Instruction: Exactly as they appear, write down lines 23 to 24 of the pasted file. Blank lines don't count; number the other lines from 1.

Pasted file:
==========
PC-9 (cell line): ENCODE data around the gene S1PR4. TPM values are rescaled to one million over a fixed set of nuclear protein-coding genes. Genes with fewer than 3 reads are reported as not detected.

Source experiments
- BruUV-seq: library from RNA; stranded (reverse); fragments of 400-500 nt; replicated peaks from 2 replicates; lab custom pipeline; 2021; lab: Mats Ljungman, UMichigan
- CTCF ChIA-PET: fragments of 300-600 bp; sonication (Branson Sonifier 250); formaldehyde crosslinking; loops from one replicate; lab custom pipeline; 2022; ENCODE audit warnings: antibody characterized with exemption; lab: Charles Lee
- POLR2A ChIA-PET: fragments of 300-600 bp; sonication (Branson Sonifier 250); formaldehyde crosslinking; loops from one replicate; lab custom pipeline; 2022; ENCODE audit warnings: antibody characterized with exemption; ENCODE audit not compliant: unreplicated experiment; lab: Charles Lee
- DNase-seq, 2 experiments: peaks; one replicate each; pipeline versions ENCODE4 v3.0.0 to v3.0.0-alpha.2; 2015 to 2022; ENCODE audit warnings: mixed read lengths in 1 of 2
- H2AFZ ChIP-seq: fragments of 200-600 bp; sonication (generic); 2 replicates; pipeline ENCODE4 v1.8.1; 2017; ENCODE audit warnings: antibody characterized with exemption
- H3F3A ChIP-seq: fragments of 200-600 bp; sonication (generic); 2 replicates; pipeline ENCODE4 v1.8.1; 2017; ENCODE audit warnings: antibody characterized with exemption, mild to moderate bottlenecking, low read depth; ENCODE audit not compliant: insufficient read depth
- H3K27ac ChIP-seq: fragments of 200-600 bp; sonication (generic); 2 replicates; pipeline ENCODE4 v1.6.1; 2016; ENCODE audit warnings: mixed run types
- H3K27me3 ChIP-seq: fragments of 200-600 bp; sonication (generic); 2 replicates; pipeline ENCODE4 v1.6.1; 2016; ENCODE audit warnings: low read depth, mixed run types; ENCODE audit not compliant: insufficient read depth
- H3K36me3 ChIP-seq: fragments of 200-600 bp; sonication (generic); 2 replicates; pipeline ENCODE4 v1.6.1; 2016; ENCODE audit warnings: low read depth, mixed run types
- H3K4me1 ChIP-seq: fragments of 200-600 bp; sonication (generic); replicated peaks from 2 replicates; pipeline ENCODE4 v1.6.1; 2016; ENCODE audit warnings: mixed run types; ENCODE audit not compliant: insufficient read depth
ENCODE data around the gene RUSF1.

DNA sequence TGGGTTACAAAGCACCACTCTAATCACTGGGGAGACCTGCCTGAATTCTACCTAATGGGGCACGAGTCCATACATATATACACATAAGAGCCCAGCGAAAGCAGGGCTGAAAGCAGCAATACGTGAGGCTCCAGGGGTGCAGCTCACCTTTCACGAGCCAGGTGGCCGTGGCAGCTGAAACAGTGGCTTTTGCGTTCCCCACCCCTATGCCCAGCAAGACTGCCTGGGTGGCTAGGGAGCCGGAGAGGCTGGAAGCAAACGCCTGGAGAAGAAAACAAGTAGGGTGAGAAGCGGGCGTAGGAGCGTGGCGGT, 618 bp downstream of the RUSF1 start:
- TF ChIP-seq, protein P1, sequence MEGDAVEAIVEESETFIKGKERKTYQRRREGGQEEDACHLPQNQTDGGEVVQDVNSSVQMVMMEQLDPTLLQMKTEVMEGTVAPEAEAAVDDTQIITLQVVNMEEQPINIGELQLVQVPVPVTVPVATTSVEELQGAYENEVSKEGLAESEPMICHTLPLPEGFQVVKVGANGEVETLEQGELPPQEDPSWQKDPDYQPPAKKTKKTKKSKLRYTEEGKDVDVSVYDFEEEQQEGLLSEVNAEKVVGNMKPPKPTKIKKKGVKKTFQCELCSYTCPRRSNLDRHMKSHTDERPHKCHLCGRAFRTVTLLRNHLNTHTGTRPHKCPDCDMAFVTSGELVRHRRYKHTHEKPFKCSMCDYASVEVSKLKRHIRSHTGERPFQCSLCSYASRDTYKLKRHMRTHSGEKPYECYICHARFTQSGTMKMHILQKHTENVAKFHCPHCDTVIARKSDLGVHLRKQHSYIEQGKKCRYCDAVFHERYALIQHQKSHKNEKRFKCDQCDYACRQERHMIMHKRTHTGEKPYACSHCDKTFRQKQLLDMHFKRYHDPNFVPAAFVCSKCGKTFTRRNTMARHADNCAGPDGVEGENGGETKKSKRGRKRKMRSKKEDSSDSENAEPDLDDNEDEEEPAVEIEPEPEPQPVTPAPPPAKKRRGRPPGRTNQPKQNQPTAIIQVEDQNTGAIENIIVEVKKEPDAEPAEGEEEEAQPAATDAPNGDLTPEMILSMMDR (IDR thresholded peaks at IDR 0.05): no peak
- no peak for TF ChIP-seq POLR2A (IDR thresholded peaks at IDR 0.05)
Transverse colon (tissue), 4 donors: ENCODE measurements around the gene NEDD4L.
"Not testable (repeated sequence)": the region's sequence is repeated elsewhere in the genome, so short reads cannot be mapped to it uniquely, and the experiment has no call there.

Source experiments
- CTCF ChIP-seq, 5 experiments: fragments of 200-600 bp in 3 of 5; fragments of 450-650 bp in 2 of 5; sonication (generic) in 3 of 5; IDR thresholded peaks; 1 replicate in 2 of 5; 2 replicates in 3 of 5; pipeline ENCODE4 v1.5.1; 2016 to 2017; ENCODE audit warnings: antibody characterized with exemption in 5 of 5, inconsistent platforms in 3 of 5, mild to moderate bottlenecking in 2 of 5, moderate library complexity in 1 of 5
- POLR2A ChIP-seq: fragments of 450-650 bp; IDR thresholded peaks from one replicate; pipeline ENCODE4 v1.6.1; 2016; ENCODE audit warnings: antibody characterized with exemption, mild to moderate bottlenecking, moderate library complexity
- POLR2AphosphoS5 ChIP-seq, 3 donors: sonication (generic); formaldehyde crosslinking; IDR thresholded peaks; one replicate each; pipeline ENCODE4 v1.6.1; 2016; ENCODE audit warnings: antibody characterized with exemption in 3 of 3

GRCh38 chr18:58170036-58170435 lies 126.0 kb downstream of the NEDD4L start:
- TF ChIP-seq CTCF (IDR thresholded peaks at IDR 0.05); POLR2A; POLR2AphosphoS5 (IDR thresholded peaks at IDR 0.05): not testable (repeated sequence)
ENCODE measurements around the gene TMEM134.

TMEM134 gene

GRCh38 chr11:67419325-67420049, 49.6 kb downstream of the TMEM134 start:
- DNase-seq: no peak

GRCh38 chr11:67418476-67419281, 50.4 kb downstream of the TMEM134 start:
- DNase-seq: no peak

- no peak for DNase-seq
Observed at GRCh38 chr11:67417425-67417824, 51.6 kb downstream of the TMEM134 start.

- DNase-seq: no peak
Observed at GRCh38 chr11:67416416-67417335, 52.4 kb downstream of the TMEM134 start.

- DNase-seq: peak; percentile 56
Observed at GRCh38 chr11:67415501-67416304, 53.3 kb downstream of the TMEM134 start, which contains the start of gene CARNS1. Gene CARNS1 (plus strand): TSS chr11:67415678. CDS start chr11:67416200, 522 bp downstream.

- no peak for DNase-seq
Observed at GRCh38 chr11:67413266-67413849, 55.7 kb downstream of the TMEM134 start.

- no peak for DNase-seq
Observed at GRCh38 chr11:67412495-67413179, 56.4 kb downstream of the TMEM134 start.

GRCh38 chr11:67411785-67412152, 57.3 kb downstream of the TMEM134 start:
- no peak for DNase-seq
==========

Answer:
GRCh38 chr18:58170036-58170435 lies 126.0 kb downstream of the NEDD4L start:
- TF ChIP-seq CTCF (IDR thresholded peaks at IDR 0.05); POLR2A; POLR2AphosphoS5 (IDR thresholded peaks at IDR 0.05): not testable (repeated sequence)